Grant first argues that the Act embraces multiple subjects in violation of the single subject requirement of article III, section 6, Florida Constitution (providing that every law "shall embrace but one subject and matter properly connected therewith, and the subject shall be briefly expressed in the title"). Pursuant to this requirement, there must be "a logical or natural connection" between the various portions of a legislative enactment. State v. Johnson, 616 So.2d 1, 4 (Fla. 1993);accord Martinez v. Scanlan, 582 So.2d 1167, 1172 (Fla. 1991) ("The act may be as broad as the legislature chooses provided the matters included in the act have a natural or logical connection"). The single subject requirement is satisfied if a "reasonable explanation exists as to why the legislature chose to join the two subjects within the same legislative act." Johnson, 616 So.2d at 4.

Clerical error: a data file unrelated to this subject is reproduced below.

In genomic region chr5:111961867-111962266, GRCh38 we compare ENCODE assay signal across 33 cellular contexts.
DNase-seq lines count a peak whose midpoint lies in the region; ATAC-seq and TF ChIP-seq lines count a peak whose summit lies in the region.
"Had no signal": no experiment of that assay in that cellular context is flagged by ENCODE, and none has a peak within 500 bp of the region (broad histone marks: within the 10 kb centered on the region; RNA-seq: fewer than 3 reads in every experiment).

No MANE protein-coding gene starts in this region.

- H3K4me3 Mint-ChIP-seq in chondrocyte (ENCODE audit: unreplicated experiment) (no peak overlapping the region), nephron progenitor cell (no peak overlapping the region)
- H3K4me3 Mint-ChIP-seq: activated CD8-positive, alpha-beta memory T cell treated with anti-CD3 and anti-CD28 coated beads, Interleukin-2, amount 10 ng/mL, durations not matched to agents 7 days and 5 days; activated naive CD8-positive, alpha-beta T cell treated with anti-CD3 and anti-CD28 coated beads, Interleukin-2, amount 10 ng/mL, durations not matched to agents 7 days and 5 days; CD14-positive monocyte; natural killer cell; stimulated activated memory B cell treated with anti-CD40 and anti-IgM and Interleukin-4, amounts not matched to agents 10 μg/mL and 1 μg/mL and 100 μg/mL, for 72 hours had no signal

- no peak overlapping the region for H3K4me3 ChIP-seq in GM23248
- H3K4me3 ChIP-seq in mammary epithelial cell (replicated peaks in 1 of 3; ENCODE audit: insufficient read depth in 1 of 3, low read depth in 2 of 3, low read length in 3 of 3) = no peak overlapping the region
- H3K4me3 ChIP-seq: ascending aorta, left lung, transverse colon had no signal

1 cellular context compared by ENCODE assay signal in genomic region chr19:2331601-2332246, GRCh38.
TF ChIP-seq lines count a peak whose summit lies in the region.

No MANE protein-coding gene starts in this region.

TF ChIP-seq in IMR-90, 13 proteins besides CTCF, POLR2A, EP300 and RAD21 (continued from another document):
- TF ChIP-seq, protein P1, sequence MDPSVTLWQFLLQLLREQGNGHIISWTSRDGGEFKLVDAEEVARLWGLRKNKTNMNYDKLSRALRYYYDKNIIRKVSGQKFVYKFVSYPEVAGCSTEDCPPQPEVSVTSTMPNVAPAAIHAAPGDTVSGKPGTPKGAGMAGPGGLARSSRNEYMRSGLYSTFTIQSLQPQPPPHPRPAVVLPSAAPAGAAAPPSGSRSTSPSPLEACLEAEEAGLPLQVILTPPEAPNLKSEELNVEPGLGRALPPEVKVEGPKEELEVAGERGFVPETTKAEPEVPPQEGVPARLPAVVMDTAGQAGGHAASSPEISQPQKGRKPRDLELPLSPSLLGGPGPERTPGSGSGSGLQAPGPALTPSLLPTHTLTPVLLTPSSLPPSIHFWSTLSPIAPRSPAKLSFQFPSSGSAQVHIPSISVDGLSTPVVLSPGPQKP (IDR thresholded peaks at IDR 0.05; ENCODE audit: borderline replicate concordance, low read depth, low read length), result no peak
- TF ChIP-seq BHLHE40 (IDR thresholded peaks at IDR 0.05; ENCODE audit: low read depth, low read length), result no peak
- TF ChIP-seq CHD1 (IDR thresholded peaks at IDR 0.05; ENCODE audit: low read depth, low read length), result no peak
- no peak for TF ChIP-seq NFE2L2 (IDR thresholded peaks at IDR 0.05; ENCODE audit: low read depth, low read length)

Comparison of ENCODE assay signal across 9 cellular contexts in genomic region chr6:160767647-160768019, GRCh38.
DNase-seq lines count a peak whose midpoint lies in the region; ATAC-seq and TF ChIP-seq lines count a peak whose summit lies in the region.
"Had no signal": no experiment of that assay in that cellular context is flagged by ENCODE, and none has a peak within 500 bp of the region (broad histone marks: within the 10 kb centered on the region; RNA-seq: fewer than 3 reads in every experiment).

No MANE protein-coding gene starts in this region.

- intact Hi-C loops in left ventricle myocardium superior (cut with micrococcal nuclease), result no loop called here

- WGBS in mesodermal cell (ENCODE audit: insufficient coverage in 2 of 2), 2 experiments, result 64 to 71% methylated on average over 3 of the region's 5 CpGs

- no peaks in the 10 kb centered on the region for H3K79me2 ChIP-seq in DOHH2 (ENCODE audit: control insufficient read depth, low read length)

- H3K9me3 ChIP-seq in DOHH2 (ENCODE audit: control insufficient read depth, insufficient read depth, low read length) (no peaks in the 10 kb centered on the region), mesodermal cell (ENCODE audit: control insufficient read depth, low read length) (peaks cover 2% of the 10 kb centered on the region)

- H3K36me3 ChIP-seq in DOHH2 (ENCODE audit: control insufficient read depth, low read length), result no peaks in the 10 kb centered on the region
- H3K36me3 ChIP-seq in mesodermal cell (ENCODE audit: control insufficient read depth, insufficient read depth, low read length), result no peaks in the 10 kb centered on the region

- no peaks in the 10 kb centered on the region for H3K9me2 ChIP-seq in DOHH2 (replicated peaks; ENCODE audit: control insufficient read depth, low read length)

Here, as observed by the Second District in the decision below, all of the provisions of chapter 97-239, Laws of Florida (which created the Act) pertain to reoffenders. Accord Jackson v. State, 744 So.2d 466 (Fla. 1st DCA 1999); Young v. State, 719 So.2d 1010 (Fla. 4th DCA 1998). Where, as here, there is a logical nexus between the statute's various provisions, the single subject requirement of the Florida Constitution has not been violated.
Next, Grant asserts that the two concurrent, fifteen-year sentences imposed upon him for the single offense of sexual battery violate double jeopardy. The double jeopardy clause of the United States Constitution "protects against multiple punishments for the same offense." Ohio v. Johnson, 467 U.S. 493, 498 (1984). This protection is "designed to ensure that the sentencing discretion of the courts is confined to the limits established by the legislature." Id. at 499.